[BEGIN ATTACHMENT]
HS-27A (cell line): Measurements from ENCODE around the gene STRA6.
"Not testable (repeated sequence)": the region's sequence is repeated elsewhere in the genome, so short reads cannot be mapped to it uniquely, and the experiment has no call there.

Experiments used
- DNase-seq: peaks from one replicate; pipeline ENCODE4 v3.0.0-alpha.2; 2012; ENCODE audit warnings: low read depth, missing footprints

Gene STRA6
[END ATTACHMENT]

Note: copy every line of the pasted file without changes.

HS-27A (cell line): Measurements from ENCODE around the gene STRA6.
"Not testable (repeated sequence)": the region's sequence is repeated elsewhere in the genome, so short reads cannot be mapped to it uniquely, and the experiment has no call there.

Experiments used
- DNase-seq: peaks from one replicate; pipeline ENCODE4 v3.0.0-alpha.2; 2012; ENCODE audit warnings: low read depth, missing footprints

Gene STRA6